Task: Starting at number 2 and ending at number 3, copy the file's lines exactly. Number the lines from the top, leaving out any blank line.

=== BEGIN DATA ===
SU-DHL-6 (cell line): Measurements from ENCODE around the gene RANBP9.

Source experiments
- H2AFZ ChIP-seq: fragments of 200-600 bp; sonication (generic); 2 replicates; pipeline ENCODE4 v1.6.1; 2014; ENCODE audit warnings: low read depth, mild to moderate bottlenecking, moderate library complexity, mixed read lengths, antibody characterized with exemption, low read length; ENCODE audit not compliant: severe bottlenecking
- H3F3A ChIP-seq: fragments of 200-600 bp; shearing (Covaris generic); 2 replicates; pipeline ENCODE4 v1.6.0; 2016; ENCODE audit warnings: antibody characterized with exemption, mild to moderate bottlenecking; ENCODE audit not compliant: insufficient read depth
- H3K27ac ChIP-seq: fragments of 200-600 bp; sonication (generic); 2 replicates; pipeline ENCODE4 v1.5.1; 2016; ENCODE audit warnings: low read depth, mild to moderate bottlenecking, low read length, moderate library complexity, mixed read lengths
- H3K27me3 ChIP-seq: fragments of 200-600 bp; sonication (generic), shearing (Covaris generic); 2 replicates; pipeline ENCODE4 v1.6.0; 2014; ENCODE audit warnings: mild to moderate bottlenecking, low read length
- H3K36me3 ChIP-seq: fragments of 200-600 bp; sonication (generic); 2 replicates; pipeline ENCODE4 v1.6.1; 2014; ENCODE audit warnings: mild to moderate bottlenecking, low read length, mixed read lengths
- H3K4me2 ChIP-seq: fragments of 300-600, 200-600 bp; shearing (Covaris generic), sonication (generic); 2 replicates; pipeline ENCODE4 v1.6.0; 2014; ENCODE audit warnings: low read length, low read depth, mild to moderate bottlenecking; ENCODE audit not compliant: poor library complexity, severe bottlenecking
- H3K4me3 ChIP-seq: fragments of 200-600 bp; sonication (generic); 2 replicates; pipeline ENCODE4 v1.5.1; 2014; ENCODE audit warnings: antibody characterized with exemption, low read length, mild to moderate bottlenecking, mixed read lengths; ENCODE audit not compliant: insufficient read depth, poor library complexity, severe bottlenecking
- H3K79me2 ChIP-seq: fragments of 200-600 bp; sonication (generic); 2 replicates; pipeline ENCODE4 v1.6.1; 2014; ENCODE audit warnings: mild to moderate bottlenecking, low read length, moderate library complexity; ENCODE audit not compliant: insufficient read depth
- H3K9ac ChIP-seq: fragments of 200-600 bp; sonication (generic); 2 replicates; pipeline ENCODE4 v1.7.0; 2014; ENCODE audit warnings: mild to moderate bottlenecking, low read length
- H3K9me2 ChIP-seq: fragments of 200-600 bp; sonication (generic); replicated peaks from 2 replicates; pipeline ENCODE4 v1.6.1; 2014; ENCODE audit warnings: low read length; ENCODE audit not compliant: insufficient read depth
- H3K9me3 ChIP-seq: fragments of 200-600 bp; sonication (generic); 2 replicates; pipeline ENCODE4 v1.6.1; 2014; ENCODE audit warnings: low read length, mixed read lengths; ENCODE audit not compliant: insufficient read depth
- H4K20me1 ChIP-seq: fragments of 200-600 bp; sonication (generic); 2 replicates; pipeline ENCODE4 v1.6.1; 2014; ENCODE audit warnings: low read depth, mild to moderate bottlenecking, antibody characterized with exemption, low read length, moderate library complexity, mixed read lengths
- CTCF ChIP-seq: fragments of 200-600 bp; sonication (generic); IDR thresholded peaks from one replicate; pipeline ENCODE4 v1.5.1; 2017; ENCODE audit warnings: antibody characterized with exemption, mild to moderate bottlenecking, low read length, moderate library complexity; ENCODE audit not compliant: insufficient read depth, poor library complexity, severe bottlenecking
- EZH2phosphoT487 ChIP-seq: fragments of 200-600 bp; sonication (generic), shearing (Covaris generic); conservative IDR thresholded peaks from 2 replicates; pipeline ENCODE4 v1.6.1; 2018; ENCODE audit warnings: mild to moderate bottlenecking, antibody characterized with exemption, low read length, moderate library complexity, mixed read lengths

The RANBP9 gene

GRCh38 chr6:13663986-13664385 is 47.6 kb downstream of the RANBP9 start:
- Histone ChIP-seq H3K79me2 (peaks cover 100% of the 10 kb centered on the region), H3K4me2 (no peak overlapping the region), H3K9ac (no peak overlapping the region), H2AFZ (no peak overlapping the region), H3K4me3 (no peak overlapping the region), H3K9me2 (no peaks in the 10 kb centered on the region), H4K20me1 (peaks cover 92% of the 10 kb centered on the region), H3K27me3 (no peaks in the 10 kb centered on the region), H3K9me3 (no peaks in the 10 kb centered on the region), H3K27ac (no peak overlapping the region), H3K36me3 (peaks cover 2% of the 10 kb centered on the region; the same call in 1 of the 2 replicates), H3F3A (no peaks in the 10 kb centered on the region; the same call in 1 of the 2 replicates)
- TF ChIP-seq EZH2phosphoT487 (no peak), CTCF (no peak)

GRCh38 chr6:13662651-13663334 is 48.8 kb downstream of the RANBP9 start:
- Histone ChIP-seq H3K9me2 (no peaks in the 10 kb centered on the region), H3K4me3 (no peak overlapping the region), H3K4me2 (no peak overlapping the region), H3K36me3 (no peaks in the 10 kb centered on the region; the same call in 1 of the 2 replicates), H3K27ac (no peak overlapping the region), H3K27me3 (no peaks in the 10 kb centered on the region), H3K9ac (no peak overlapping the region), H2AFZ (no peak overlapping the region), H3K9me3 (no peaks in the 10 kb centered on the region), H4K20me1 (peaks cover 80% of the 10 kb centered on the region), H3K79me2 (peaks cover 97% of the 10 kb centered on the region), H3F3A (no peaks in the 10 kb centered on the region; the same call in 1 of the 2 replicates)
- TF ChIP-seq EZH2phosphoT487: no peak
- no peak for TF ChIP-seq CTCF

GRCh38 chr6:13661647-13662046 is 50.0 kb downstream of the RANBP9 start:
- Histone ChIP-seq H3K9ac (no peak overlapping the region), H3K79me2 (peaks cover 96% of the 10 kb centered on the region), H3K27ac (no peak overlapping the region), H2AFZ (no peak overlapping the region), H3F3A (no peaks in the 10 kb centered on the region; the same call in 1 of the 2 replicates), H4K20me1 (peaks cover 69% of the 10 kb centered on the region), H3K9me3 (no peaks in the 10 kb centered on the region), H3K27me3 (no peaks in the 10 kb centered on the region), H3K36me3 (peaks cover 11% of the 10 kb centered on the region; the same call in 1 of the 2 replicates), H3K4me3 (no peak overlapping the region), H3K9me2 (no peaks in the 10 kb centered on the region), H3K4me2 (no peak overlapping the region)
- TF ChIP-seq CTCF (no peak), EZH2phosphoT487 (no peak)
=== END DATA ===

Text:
Source experiments
- H2AFZ ChIP-seq: fragments of 200-600 bp; sonication (generic); 2 replicates; pipeline ENCODE4 v1.6.1; 2014; ENCODE audit warnings: low read depth, mild to moderate bottlenecking, moderate library complexity, mixed read lengths, antibody characterized with exemption, low read length; ENCODE audit not compliant: severe bottlenecking